Sarkozy says "no question" of closing oldest French nuclear plant
Feb 9, 2012, 14:38 GMT
Paris - French President Nicolas Sarkozy told workers at the country's oldest nuclear plant on the border with Germany Thursday that to close the plant, as demanded by anti-nuclear groups, would be a 'colossal error.'
Sarkozy's challenger for president in April/May elections, Socialist candidate Francois Hollande, has pledged he will close the 34-year-old Fessenheim plant if elected.
Sarkozy, an ardent defender of nuclear power, said there was 'no question' of closing Fessenheim.
'Wanting to close Fessenheim is a scandal because it's sacrificing your jobs for political gain,' Sarkozy, who has yet to announce he is seeking reelection but is already in campaign mode, told the plant's staff.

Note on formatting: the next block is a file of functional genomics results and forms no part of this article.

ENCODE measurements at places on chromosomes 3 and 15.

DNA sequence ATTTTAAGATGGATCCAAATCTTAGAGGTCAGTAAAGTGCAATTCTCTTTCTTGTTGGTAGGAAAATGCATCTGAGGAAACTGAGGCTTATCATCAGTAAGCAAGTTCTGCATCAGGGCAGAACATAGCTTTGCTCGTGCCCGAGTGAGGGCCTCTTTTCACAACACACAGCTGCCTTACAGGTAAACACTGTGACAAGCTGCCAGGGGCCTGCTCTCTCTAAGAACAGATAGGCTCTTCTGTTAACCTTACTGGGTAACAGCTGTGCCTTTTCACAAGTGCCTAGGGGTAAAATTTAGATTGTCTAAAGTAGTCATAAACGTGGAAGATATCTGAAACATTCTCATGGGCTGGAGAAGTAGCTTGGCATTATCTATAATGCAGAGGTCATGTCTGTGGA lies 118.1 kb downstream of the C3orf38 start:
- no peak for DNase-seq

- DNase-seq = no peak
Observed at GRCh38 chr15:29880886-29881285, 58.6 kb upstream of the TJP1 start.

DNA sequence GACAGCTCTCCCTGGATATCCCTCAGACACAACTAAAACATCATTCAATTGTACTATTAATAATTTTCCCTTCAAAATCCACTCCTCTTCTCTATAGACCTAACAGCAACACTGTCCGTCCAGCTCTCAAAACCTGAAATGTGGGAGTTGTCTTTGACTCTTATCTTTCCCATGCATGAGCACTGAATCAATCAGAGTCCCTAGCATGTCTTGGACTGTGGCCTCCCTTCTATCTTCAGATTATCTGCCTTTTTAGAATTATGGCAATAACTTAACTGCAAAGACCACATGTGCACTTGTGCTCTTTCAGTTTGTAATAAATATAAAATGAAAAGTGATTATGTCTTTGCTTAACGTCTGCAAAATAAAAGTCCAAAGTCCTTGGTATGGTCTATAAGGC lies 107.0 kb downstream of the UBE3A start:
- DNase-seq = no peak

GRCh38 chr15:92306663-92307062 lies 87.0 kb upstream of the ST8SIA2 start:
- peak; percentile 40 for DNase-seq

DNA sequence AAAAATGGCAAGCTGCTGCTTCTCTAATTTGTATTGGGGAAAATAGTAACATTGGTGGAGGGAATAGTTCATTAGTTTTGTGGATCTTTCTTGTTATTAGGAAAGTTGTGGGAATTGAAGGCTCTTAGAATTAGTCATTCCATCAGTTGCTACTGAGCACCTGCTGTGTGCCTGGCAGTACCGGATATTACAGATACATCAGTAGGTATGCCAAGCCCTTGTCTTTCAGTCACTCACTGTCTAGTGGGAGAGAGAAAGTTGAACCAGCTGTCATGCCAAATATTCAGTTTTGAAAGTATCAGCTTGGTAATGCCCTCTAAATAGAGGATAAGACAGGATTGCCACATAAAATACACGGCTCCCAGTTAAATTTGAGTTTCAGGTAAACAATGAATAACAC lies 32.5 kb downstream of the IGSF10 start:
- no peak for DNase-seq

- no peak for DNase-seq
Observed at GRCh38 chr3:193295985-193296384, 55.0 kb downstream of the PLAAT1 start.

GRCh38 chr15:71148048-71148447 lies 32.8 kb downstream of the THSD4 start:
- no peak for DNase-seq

The Fessenheim plant lies four kilometres from the German border in Alsace on the banks of a canal running alongside the Rhine river.
German and French anti-nuclear campaigners say its twin 900-megawatt reactors are dilapidated and vulnerable to flooding and earthquakes. The plant is in an area of moderate seismicity.
The country's nuclear safety authority (ASN) cleared the plant to remain in operation for another 10 years, on condition that the concrete floor in the No 1 reactor be thickened.
All the country's 58 nuclear plants passed stress tests carried out in the wake of the post-quake meltdown at Japan's Fukushima Daiichi plant in March 2011.
The ASN did, however, demand steps to increase their robustness faced with extreme events 'as soon as possible.'
While Germany decided to close all its remaining nuclear plants, France remains firmly wedded to nuclear power.
Hollande, whose party has signed an election pact with the Greens, says he would reduce the share of nuclear in the energy mix from 75 per cent to 50 per cent if elected.